Winter race for 2010 Freedom Challenge

Wednesday, 21 October 2009

Previous participants in the Freedom Challenge have battled through snowstorms and subzero temperatures. As a result, the event has developed a reputation of being the toughest endurance race in the South Africa.

2010 will be no different as the 2010 Freedom Challenge will again take place in the heart of the South African winter. The Freedom Challenge race office today announced that the 2300 kilometre non-stop unsupported Freedom Challenge Race Across South Africa will start on Saturday 12 June 2010. Riders will leave Pietermaritzburg in batches spread over the next week with the last batch leaving on Saturday 19 June 2010.

Riders will then mountain bike on the Freedom Trail which takes them through the Sisonke section of southern Kwa Zulu Natal and into the Drakensberg before heading across the basin of the Great Karoo and into the Cape mountains. They will finish at Diemersfontein Wine Estate outside Cape Town.In addition to the non-stop Freedom Challenge Race Across South Africa, the Freedom Challenge will simultaneously host the 6 day Ride to Rhodes which takes riders from Pietermaritzburg over the first 500 kilometres of the route towards Cape Town. Covering the Sisonke and Maluti sections of the trail, riders will head through the deep river valleys, and over the high watersheds of the Umkomaas, Umzimkulu and Umzimvubu River catchements before crossing the floodplains of the Knira River and climbing up the face of the Drakensberg escarpment.

Those wanting to toughen up the test of 2300 kilometres of non-stop mountain biking can enter the Freedom Challenge Extreme Triathlon. On Friday 17 June 2010 they will start in Durban and run 85 kms up the valleys if the Umgeni and Umzimduzi Rivers to Pietermaritzburg in the Freedom Challenge Duzi Trail run. The following day they will set off from Pietermaritzburg on mountain bikes as part of the Freedom Challenge Race Across South Africa. They must arrive in Paarl in time to compete in the 4 day 240 kilometre Berg River Canoe Marathon.


2009 Race Preview

Some have been preparing the full 12 months and a few just a couple weeks, but for all the waiting is almost over. The 6th edition of the Freedom Challenge Race Across South Africa is upon us.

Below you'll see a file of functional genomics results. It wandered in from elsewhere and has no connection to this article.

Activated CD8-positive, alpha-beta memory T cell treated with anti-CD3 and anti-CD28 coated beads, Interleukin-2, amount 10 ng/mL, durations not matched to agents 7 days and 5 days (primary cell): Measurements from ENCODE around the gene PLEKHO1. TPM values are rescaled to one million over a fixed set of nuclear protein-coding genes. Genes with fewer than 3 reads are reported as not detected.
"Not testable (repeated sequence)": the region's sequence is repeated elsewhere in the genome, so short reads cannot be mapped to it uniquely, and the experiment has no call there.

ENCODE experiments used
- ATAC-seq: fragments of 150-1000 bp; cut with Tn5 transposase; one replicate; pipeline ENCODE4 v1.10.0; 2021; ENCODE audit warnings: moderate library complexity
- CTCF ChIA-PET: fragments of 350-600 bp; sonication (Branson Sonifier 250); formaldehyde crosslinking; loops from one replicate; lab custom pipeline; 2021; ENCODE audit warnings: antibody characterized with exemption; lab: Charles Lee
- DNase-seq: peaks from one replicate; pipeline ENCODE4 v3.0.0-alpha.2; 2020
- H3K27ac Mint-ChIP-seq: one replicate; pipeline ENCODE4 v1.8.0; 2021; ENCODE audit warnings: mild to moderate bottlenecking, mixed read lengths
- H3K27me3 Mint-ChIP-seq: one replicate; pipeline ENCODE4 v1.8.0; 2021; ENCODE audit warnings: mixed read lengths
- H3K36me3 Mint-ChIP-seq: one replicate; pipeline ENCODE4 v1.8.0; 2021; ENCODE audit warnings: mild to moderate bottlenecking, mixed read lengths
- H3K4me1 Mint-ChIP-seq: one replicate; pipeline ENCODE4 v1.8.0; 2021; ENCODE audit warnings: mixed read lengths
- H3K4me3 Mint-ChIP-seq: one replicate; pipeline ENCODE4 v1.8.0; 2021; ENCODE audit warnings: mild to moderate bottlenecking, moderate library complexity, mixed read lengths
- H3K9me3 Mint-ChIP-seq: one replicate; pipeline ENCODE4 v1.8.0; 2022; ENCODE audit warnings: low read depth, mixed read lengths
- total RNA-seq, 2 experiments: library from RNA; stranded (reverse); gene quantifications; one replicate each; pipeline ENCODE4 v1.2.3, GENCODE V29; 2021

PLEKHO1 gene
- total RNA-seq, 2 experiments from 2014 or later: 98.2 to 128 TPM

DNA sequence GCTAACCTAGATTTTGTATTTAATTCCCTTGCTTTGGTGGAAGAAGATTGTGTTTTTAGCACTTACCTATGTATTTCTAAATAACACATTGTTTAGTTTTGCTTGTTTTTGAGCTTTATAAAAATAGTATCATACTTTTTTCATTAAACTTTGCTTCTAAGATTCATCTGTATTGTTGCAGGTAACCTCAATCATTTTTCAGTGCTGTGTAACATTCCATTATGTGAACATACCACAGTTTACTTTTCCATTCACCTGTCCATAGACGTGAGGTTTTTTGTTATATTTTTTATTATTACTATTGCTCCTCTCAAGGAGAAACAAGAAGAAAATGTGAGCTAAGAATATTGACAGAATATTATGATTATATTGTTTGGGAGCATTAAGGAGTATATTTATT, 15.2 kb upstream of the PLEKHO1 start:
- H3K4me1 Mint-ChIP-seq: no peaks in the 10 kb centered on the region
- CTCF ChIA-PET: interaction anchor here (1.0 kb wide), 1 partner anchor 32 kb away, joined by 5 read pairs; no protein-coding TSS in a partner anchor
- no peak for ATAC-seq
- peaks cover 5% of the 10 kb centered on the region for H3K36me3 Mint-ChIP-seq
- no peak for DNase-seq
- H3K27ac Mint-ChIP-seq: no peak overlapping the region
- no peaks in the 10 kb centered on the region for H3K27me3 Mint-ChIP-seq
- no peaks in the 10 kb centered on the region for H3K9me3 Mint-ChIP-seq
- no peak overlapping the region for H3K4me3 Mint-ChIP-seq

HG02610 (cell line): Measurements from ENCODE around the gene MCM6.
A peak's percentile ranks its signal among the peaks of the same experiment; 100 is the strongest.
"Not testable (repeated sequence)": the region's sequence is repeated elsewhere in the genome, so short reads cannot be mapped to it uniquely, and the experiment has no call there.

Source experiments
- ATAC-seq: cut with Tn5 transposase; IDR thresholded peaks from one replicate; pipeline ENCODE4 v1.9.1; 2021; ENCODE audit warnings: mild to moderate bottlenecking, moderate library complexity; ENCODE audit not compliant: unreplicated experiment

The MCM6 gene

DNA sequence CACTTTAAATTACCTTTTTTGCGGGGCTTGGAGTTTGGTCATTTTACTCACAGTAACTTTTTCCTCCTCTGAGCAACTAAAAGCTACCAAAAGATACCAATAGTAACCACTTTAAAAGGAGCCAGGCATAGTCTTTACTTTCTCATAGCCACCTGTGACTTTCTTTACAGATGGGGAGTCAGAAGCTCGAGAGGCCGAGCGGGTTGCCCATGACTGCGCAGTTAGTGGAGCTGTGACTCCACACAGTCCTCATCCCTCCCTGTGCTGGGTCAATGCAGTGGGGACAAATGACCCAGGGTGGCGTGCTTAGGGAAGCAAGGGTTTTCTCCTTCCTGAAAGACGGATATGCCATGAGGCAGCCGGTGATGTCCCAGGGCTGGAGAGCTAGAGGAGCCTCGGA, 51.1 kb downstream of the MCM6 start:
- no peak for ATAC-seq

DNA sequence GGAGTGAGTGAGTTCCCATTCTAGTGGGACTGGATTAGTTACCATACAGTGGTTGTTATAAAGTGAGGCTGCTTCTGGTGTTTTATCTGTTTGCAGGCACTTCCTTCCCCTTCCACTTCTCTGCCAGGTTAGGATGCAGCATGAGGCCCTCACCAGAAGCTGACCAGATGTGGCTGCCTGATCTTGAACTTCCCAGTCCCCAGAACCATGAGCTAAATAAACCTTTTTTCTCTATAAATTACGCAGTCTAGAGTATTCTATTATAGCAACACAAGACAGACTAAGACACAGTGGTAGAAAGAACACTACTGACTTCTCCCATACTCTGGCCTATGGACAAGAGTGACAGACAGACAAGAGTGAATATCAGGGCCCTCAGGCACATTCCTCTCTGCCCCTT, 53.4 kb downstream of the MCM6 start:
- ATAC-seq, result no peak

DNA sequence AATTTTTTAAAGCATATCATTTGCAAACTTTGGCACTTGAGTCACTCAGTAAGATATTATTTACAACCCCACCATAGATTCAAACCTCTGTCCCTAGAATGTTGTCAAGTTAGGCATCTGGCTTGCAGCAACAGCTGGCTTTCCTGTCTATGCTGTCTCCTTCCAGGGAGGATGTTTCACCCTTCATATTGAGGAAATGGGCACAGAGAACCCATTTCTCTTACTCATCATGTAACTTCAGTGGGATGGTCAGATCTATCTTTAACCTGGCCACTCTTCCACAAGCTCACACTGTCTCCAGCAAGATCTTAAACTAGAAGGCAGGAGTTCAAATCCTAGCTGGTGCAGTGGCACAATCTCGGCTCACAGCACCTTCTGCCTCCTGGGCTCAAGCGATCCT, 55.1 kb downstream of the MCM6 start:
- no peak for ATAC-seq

2009 sees a record field as the event continues to grow and at last count we have 37 intrepid entrants who will be riding from Pietermaritzburg City Hall to Diemersfontein Wine Estate between Wellington and Paarl. The field is spread over four days with the first batch starting this Saturday the 13th June. Amongst that group is a select five who will be taking on the Extreme Triathlon. They will most likely start a little slowly with heavy legs having completed the inaugural 88km Dusi Trail Run the preceding day from Durban. To complete their challenge they have a two day canoe leg down the Berg River to Velddrif waiting for them 21 days later.
Looking at the field it is very hard to pick a race winner as the combination of weather conditions, mechanical issues, navigation errors, injuries and many other variable factors affect the progress made by riders. The entrants have been roughly weighted to have the faster riders in the final batch starting Tuesday the 16th, but the eventual winner (calculated on elapsed time) could come from any of the four batches. In the past, winning breaks have been made as early as the first day and as late as the Karoo. If a winter storm system comes in during the first week it could split the field between those who conquer the high lying areas of the Southern Drakensberg before it hits and those left behind who battle through extreme cold and possibly snow at these altitudes.
The 2008 race winner, Tim James, coming back to defend his title starting in the final batch. He will be a marked man and will have to keep an eye out for all the unknown riders from amongst the field. There are quite a few riders who have also previously finished the race and they will benefit from a basic knowledge of the route. One will have to wait and see who emerges from the large group of first timers as potential race winners, but to win this race will most likely require some bold moves from the outset.
Despite it having the race element at the front, for most of the field the main goal is to get to the finish in one piece inside of the 26 day cut-off. That in itself is an achievement of the highest order and a journey to remember. During the first week a group of 21 will also be tackling the section of the route to Rhodes with backup support, this is quite an adventure in itself.
Good luck to all entrants, as one of the hardest parts of the race (just getting to the startline) is almost over.